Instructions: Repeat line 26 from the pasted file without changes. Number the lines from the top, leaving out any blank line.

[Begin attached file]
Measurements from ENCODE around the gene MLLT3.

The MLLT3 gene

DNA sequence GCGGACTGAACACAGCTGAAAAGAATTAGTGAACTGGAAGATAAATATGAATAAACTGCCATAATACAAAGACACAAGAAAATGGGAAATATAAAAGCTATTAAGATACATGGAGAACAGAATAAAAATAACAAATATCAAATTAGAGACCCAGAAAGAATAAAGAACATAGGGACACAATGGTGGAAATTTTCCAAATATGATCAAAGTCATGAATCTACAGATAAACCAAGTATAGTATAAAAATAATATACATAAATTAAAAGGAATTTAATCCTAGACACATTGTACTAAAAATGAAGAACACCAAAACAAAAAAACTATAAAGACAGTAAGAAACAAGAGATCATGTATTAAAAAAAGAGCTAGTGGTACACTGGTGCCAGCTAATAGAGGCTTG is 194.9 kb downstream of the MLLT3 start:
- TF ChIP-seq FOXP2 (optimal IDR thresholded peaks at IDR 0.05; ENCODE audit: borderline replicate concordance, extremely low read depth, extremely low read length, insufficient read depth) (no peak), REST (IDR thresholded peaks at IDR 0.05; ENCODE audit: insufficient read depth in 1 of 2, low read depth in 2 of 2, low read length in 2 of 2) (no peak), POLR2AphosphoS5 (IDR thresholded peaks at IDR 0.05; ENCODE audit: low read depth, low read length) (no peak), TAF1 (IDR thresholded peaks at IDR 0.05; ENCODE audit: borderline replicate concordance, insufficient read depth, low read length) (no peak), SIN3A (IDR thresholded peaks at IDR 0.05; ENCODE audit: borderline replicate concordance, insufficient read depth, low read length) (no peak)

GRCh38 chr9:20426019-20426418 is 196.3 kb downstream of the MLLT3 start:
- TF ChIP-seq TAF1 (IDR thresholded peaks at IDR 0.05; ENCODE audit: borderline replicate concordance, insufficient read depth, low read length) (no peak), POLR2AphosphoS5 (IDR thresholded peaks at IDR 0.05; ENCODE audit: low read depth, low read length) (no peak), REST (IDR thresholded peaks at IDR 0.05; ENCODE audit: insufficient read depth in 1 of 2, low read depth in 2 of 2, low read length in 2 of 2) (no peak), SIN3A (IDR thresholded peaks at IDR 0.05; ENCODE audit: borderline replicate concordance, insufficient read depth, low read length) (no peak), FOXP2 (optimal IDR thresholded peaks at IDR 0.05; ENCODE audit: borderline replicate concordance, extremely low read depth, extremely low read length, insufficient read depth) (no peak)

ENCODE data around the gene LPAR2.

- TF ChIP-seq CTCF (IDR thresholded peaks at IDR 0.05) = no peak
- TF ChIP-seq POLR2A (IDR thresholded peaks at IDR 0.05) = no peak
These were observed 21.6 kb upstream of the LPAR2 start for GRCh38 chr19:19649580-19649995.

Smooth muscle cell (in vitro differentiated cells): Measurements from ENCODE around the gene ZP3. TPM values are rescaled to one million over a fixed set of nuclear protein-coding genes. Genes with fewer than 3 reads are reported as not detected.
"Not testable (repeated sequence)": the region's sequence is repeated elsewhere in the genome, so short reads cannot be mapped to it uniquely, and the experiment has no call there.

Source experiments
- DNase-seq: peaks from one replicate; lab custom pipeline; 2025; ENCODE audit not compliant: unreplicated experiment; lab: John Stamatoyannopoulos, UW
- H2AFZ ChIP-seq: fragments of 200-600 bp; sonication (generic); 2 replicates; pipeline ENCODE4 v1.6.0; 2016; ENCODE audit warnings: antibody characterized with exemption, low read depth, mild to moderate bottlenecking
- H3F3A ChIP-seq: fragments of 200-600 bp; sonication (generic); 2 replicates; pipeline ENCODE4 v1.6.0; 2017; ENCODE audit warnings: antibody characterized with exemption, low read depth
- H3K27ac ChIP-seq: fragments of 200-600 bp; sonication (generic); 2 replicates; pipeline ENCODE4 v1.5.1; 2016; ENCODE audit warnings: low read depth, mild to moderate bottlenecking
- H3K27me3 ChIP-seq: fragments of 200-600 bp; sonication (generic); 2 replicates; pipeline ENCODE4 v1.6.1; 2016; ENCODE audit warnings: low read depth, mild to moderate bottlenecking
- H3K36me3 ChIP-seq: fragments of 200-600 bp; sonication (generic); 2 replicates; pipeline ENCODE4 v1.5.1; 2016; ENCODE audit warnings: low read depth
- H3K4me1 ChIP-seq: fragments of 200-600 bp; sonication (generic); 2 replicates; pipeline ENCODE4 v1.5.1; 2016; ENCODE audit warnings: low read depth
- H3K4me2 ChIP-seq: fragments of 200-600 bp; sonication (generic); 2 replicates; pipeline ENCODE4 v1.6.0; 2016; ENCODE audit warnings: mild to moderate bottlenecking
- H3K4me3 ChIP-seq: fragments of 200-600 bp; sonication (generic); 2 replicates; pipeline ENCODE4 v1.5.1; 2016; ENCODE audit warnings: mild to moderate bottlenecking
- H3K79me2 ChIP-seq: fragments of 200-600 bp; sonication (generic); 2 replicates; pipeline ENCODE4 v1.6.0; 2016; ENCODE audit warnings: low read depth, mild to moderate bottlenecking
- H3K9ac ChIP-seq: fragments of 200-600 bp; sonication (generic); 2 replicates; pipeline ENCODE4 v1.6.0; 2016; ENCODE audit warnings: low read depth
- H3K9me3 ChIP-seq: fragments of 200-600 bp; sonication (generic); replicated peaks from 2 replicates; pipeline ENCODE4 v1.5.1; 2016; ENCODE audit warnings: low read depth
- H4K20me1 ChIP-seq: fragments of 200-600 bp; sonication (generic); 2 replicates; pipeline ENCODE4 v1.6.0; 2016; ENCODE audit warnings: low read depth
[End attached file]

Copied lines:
- H4K20me1 ChIP-seq: fragments of 200-600 bp; sonication (generic); 2 replicates; pipeline ENCODE4 v1.6.0; 2016; ENCODE audit warnings: low read depth